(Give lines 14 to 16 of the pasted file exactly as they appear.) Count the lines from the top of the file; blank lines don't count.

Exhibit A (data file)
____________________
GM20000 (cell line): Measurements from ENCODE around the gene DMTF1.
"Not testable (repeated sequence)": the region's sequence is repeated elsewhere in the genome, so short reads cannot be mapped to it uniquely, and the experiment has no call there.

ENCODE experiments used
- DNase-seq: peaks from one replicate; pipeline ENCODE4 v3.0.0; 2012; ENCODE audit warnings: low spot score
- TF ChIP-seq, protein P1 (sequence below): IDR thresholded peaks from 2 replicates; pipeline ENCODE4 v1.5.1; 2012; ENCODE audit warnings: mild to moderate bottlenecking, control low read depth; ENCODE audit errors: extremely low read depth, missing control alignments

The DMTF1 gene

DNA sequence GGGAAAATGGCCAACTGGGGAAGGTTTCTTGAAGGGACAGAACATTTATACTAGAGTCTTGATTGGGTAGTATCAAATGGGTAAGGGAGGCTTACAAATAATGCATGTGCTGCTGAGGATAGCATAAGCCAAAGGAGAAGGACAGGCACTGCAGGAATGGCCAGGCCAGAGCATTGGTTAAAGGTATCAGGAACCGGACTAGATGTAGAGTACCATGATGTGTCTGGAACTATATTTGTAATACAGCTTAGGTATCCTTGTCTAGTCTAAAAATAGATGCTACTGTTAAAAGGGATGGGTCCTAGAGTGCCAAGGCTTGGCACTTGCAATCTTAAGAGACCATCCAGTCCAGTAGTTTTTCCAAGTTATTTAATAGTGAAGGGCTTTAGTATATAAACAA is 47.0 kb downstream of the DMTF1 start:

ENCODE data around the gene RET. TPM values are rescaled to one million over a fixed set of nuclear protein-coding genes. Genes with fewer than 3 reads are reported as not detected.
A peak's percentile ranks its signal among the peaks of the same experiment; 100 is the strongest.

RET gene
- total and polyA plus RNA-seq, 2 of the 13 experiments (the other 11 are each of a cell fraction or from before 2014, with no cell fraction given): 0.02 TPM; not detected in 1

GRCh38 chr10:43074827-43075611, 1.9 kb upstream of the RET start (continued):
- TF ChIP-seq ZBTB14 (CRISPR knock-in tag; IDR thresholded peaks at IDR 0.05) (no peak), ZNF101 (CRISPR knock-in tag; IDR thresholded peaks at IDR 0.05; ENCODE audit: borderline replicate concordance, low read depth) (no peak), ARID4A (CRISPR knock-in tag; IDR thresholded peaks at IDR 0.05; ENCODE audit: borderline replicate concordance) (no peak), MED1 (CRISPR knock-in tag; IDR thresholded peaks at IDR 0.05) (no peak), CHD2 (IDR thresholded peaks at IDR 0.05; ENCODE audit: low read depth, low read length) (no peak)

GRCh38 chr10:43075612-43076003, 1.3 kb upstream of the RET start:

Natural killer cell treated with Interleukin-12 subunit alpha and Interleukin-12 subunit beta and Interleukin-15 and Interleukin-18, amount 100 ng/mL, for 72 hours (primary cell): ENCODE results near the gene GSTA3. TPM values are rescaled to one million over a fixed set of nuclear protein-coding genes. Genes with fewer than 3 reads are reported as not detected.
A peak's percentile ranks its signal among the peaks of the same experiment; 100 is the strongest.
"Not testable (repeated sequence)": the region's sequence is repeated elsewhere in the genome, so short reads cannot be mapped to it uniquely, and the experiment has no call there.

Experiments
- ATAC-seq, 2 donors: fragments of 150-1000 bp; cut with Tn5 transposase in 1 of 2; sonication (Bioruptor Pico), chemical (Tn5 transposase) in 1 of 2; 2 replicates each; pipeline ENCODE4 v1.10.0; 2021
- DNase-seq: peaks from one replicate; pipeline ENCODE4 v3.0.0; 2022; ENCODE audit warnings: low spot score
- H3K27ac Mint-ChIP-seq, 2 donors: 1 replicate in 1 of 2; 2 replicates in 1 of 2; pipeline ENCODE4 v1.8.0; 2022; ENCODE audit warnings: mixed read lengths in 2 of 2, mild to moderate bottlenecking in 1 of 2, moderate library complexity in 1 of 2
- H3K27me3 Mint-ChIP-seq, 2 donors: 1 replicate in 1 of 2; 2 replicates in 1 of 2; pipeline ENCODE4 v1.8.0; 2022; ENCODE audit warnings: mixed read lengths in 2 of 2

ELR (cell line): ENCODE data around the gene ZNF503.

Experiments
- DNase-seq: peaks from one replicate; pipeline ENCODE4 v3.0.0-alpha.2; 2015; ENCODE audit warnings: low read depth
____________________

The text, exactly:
GRCh38 chr10:43075612-43076003, 1.3 kb upstream of the RET start:

Natural killer cell treated with Interleukin-12 subunit alpha and Interleukin-12 subunit beta and Interleukin-15 and Interleukin-18, amount 100 ng/mL, for 72 hours (primary cell): ENCODE results near the gene GSTA3. TPM values are rescaled to one million over a fixed set of nuclear protein-coding genes. Genes with fewer than 3 reads are reported as not detected.
A peak's percentile ranks its signal among the peaks of the same experiment; 100 is the strongest.